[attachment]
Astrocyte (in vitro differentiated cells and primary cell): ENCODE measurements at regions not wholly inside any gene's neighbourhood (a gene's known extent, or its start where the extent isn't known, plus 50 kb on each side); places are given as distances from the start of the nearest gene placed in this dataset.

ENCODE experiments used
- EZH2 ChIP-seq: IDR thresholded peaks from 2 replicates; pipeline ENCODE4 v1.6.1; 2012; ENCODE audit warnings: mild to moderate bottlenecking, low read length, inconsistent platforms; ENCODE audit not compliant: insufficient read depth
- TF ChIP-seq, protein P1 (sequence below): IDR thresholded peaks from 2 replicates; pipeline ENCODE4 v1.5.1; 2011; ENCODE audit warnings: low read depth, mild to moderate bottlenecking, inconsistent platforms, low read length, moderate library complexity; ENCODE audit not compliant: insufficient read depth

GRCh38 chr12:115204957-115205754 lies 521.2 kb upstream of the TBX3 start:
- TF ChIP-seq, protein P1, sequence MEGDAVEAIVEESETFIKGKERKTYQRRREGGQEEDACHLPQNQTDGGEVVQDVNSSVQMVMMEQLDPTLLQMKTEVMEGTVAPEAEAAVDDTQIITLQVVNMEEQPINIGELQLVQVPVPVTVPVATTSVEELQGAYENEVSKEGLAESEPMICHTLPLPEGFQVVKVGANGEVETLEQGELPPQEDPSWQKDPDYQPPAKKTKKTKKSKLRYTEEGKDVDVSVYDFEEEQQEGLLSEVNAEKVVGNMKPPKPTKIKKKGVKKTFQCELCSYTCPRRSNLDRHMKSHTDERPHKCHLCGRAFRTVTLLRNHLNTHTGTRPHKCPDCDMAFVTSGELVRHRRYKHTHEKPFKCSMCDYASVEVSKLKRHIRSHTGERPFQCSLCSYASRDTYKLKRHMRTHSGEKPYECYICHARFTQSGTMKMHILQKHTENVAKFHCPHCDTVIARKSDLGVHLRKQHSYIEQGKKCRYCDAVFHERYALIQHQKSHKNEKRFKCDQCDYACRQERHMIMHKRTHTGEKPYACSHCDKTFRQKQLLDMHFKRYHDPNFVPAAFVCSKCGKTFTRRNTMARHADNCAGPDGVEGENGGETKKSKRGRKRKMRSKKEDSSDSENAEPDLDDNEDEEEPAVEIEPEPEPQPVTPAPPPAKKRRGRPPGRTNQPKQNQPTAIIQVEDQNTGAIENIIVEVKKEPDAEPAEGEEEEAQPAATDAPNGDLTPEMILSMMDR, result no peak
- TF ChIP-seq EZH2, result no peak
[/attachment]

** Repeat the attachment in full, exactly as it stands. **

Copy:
Astrocyte (in vitro differentiated cells and primary cell): ENCODE measurements at regions not wholly inside any gene's neighbourhood (a gene's known extent, or its start where the extent isn't known, plus 50 kb on each side); places are given as distances from the start of the nearest gene placed in this dataset.

ENCODE experiments used
- EZH2 ChIP-seq: IDR thresholded peaks from 2 replicates; pipeline ENCODE4 v1.6.1; 2012; ENCODE audit warnings: mild to moderate bottlenecking, low read length, inconsistent platforms; ENCODE audit not compliant: insufficient read depth
- TF ChIP-seq, protein P1 (sequence below): IDR thresholded peaks from 2 replicates; pipeline ENCODE4 v1.5.1; 2011; ENCODE audit warnings: low read depth, mild to moderate bottlenecking, inconsistent platforms, low read length, moderate library complexity; ENCODE audit not compliant: insufficient read depth

GRCh38 chr12:115204957-115205754 lies 521.2 kb upstream of the TBX3 start:
- TF ChIP-seq, protein P1, sequence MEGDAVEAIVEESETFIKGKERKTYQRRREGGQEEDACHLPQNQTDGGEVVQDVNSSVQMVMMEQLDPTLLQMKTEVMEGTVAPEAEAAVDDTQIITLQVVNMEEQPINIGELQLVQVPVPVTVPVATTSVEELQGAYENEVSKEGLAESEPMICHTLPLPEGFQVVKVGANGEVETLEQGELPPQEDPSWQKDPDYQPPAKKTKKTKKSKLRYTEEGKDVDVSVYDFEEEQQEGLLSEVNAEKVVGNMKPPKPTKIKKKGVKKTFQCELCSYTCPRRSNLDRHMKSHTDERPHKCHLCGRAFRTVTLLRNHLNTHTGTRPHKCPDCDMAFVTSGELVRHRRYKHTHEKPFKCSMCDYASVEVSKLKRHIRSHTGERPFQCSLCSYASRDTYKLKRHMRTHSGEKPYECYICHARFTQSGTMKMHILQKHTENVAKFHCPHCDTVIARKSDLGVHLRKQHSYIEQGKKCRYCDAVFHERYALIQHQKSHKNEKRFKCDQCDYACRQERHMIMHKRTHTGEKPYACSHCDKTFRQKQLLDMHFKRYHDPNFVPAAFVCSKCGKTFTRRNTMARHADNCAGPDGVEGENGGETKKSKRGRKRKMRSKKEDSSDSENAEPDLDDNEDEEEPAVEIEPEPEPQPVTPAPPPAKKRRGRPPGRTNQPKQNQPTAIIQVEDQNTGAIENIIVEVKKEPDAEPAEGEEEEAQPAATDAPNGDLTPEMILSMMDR, result no peak
- TF ChIP-seq EZH2, result no peak